After making a splash with their first two 12-inches, “Hand In Glove” and “This Charming Man”, The Smiths quickly retreated to the studio to record their self-titled debut full-length. The album was met with lukewarm reviews (mostly citing the unsatisfactory work of producer John Porter) and failed to produce a worthy successor to their string of successful singles, but the band had a plethora of additional material leftover from a handful of John Peel sessions and b-sides. Dissatisfied with their tepid entry in the album charts, Rough Trade collected these tracks and took another stab at a worthy Smiths full-length, and with the arrival of Hatful Of Hollow, their prior false-start was instantly forgiven by fans and the press alike. Where Morrissey fell flat on The Smiths, he soars on Hatful Of Hollow; his cavorting wit (“Please, Please, Please, Let Me Get What I Want”) and catchy hooks (“How Soon Is Now?”) divert the listener from the unassailable truth that he’s just not that great of a singer. Johnny Marr’s consistently immaculate riffs and complete aversion to flashy guitar solos solidify his place as one of rock & roll’s most creative guitarists of all time. Hatful contains definitive versions of some of The Smiths’ best songs: the acoustic version of “Back To The Old House”, culled from a 1983 Peel session, is an uncharacteristically intimate and haunting entry in The Smiths’ catalog; with a very rare use of echo on Morrissey’s voice during the coda particularly hair-raising. The jangle-pop Peel session version of “This Charming Man” is refreshingly mellow compared to the enthusiastic “Manchester” and “London” versions found on the original 12-inch. Hatful Of Hollow is a unanimous favorite of all Smiths enthusiasts, and a terrific point of entry for anyone looking to see what the fuss is all about. Recommended.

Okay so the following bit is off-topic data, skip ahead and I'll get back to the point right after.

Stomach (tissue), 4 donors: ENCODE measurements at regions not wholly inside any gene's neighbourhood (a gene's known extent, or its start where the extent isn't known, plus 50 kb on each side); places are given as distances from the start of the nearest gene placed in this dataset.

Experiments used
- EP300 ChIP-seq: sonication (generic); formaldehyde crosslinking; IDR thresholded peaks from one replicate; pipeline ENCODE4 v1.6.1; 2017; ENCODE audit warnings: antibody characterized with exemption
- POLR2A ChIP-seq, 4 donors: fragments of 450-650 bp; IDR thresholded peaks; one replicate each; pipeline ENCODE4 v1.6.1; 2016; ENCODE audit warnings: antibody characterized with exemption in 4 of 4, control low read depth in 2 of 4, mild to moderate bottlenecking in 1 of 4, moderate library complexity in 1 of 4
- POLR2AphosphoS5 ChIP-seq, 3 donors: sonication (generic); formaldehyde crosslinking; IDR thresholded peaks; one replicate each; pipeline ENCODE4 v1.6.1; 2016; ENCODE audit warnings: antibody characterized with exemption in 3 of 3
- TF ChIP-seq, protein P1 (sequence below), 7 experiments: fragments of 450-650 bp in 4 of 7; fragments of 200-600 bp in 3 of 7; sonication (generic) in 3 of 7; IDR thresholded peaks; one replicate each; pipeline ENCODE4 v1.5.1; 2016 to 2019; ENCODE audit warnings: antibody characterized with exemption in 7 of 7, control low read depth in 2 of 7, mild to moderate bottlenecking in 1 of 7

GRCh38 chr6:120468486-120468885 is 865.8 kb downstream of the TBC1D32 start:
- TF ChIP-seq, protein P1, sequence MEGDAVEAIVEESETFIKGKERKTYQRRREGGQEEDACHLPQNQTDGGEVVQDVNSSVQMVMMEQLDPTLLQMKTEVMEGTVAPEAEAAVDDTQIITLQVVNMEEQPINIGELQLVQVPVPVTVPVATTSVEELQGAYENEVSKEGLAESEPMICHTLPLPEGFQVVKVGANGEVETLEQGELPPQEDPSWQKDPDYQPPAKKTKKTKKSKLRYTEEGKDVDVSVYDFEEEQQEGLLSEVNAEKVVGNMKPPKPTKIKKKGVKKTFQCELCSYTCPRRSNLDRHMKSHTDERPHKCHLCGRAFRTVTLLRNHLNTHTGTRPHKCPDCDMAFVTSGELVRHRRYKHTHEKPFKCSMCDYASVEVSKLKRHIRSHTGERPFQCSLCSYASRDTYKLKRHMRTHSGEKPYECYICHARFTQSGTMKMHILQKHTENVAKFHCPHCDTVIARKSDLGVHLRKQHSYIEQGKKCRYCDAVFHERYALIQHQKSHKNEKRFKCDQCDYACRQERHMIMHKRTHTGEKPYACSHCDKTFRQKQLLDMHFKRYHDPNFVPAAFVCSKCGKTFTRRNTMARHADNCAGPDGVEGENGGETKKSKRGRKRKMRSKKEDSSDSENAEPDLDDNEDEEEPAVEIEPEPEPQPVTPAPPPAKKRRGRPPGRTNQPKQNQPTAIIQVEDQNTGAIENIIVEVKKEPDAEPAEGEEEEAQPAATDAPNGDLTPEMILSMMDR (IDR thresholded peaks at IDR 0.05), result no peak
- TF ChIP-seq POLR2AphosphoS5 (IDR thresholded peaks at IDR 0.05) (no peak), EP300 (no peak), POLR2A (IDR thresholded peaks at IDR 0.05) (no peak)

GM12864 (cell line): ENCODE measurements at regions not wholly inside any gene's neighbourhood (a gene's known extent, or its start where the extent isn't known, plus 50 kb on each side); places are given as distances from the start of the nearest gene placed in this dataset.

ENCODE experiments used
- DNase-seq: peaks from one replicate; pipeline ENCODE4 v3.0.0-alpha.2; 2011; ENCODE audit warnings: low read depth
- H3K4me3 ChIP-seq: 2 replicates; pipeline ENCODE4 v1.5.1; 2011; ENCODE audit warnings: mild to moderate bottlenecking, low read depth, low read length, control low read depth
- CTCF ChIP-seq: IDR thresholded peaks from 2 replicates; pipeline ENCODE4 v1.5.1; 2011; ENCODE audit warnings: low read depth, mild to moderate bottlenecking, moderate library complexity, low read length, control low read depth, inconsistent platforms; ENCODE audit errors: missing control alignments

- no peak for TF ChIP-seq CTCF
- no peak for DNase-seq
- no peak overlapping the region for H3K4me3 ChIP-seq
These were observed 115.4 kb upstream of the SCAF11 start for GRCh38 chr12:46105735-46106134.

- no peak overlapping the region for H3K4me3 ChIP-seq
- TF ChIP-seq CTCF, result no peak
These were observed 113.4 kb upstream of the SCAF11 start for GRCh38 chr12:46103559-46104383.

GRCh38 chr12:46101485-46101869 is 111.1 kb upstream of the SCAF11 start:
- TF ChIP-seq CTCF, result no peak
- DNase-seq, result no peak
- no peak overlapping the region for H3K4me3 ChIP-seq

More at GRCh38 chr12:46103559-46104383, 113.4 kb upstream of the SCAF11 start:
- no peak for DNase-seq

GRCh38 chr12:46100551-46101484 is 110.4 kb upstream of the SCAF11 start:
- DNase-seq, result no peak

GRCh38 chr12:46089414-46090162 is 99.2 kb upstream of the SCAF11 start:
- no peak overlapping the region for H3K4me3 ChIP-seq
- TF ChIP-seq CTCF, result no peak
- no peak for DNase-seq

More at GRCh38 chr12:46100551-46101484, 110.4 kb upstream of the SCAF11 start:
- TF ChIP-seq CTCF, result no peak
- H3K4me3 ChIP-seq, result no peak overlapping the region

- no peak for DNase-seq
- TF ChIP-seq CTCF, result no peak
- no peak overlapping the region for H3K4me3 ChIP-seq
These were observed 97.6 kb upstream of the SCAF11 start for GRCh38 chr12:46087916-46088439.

- 180g black vinyl pressing
- gatefold sleeve
- music label: Rhino 2012
reviewed by Salford Lad 04/2017